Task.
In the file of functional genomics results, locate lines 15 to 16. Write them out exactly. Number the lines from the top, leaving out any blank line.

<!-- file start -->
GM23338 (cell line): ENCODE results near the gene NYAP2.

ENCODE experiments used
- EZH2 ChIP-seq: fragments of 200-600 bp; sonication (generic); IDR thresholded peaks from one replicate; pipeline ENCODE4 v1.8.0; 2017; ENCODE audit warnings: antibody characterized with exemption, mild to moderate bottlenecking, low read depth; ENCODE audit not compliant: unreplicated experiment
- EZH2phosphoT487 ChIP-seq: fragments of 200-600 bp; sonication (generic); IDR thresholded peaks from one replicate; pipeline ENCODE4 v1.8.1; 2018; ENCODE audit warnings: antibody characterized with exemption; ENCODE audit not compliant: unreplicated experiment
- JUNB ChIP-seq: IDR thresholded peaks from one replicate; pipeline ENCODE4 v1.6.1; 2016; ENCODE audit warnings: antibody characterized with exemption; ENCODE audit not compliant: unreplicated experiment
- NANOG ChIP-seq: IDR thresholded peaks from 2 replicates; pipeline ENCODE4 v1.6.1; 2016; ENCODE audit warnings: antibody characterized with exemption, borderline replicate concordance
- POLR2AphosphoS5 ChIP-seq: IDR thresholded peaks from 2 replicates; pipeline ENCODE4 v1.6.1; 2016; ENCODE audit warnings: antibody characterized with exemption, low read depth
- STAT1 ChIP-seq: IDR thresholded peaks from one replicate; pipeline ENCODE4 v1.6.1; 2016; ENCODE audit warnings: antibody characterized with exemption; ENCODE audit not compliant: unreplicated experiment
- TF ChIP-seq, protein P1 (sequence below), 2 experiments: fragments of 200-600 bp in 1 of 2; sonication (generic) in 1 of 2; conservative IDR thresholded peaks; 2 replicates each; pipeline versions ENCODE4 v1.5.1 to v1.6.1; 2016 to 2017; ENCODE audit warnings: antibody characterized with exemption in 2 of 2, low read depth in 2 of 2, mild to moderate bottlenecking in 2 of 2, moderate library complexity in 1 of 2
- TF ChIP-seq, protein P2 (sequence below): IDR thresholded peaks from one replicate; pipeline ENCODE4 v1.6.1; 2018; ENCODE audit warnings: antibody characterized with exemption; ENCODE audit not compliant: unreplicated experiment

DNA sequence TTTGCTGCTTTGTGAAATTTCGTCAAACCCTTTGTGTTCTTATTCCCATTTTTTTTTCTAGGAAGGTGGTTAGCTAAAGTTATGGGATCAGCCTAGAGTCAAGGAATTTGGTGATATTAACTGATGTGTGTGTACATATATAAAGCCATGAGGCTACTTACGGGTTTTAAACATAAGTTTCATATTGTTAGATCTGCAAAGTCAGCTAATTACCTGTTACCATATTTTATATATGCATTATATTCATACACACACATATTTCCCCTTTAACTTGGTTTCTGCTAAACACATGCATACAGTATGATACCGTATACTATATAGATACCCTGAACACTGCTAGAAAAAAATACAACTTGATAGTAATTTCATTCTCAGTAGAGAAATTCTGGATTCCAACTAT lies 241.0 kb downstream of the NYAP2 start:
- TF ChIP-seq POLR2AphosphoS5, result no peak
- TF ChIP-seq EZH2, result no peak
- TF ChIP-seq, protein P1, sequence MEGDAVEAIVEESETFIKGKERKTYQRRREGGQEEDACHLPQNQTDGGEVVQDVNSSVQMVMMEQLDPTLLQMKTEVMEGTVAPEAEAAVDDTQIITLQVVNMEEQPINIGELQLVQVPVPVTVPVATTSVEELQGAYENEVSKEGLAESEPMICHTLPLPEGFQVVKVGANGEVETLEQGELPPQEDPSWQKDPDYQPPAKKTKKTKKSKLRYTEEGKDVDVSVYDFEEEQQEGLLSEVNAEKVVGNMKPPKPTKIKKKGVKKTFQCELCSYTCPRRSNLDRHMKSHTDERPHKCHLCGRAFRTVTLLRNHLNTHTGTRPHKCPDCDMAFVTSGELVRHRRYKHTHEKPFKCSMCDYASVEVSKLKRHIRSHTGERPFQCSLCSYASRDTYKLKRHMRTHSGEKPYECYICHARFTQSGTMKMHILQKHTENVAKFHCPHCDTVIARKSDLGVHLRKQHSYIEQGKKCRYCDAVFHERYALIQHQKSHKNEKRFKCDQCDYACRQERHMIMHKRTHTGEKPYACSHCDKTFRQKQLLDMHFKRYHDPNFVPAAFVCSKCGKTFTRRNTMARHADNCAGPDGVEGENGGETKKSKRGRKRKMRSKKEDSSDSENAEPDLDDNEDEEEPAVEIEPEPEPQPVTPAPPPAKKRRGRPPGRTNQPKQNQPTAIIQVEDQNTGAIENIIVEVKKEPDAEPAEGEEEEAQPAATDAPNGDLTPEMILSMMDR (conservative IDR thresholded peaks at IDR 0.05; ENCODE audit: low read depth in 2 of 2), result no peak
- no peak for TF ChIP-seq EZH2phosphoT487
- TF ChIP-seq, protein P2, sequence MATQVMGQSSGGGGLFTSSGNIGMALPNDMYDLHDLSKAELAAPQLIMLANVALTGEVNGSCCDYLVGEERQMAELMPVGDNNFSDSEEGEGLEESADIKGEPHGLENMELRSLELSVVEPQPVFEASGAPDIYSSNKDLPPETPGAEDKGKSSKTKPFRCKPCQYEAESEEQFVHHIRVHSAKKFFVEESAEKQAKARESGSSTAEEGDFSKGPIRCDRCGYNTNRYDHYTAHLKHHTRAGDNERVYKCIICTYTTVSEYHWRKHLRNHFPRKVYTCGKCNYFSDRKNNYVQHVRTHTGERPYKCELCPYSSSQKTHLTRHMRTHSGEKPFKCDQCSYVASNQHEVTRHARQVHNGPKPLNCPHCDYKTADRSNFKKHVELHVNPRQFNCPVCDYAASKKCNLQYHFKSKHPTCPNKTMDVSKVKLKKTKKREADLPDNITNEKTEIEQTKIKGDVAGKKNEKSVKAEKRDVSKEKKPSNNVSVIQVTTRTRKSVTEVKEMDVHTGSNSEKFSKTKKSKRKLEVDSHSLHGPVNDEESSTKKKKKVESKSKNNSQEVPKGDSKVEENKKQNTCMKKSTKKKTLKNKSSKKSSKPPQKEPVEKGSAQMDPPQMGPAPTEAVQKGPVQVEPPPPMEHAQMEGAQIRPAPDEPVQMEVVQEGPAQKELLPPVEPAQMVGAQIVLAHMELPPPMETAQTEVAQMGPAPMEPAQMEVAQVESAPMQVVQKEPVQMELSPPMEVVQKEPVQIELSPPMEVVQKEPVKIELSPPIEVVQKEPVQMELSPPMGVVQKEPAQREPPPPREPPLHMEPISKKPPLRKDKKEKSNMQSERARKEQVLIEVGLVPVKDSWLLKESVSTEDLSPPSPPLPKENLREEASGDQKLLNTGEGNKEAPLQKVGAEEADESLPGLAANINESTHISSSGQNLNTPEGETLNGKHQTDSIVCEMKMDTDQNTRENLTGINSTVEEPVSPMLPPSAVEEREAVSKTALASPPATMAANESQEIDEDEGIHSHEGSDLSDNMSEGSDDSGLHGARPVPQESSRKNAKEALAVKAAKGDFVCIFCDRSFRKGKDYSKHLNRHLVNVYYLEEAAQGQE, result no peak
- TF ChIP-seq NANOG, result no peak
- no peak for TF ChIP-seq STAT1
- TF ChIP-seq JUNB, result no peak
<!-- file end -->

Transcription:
- no peak for TF ChIP-seq EZH2phosphoT487
- TF ChIP-seq, protein P2, sequence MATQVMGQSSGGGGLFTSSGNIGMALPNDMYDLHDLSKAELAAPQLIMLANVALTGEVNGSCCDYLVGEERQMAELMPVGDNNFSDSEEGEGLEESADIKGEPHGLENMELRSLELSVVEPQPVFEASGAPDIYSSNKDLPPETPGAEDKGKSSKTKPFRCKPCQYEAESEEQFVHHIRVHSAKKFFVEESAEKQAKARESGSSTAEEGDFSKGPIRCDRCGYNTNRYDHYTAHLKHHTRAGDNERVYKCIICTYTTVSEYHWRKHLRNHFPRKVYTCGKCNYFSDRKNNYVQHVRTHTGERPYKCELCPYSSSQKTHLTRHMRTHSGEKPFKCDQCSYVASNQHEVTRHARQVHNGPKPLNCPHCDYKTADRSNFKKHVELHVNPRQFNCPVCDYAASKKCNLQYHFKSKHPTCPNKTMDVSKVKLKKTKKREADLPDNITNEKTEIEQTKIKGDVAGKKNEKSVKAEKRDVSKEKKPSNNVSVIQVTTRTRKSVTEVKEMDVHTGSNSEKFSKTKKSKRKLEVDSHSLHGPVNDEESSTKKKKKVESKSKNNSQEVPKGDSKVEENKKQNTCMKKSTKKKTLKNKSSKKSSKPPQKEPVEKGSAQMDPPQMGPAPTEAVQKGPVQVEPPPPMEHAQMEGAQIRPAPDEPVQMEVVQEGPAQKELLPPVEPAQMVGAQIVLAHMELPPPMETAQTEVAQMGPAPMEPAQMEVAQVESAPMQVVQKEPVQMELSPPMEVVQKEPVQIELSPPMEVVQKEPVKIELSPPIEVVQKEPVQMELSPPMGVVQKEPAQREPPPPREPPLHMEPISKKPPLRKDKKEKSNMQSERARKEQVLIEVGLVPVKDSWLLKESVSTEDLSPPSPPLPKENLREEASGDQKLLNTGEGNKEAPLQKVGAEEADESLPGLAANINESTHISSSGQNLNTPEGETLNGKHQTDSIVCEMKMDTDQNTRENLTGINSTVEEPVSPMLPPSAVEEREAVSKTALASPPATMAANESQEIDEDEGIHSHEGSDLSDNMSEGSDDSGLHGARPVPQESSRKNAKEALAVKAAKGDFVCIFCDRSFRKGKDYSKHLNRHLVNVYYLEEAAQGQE, result no peak